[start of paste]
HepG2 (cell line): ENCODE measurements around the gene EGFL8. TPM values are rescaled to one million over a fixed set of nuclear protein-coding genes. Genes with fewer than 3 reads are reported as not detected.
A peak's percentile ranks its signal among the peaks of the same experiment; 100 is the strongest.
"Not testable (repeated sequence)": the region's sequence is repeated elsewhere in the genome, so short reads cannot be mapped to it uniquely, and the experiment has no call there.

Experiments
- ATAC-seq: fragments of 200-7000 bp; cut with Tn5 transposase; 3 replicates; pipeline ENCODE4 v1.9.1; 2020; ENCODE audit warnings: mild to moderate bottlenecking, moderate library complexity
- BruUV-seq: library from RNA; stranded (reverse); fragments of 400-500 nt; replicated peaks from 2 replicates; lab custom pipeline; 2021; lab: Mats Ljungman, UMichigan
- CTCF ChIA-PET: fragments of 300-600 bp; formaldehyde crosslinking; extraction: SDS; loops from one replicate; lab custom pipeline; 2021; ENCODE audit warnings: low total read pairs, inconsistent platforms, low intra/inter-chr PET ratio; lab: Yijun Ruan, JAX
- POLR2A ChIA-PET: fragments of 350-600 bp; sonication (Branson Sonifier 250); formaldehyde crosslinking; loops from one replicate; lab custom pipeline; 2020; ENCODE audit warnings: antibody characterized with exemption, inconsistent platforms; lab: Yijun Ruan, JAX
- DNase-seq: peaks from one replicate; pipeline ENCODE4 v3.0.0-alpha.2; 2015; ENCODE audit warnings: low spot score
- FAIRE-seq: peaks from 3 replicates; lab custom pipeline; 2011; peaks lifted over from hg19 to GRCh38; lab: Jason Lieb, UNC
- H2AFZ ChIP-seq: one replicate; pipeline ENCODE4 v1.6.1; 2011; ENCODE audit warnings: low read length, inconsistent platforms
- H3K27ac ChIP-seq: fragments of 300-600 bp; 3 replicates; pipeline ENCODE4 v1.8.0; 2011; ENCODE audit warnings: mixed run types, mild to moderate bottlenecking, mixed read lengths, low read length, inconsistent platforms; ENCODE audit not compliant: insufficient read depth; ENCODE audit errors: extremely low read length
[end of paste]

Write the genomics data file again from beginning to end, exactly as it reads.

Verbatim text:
HepG2 (cell line): ENCODE measurements around the gene EGFL8. TPM values are rescaled to one million over a fixed set of nuclear protein-coding genes. Genes with fewer than 3 reads are reported as not detected.
A peak's percentile ranks its signal among the peaks of the same experiment; 100 is the strongest.
"Not testable (repeated sequence)": the region's sequence is repeated elsewhere in the genome, so short reads cannot be mapped to it uniquely, and the experiment has no call there.

Experiments
- ATAC-seq: fragments of 200-7000 bp; cut with Tn5 transposase; 3 replicates; pipeline ENCODE4 v1.9.1; 2020; ENCODE audit warnings: mild to moderate bottlenecking, moderate library complexity
- BruUV-seq: library from RNA; stranded (reverse); fragments of 400-500 nt; replicated peaks from 2 replicates; lab custom pipeline; 2021; lab: Mats Ljungman, UMichigan
- CTCF ChIA-PET: fragments of 300-600 bp; formaldehyde crosslinking; extraction: SDS; loops from one replicate; lab custom pipeline; 2021; ENCODE audit warnings: low total read pairs, inconsistent platforms, low intra/inter-chr PET ratio; lab: Yijun Ruan, JAX
- POLR2A ChIA-PET: fragments of 350-600 bp; sonication (Branson Sonifier 250); formaldehyde crosslinking; loops from one replicate; lab custom pipeline; 2020; ENCODE audit warnings: antibody characterized with exemption, inconsistent platforms; lab: Yijun Ruan, JAX
- DNase-seq: peaks from one replicate; pipeline ENCODE4 v3.0.0-alpha.2; 2015; ENCODE audit warnings: low spot score
- FAIRE-seq: peaks from 3 replicates; lab custom pipeline; 2011; peaks lifted over from hg19 to GRCh38; lab: Jason Lieb, UNC
- H2AFZ ChIP-seq: one replicate; pipeline ENCODE4 v1.6.1; 2011; ENCODE audit warnings: low read length, inconsistent platforms
- H3K27ac ChIP-seq: fragments of 300-600 bp; 3 replicates; pipeline ENCODE4 v1.8.0; 2011; ENCODE audit warnings: mixed run types, mild to moderate bottlenecking, mixed read lengths, low read length, inconsistent platforms; ENCODE audit not compliant: insufficient read depth; ENCODE audit errors: extremely low read length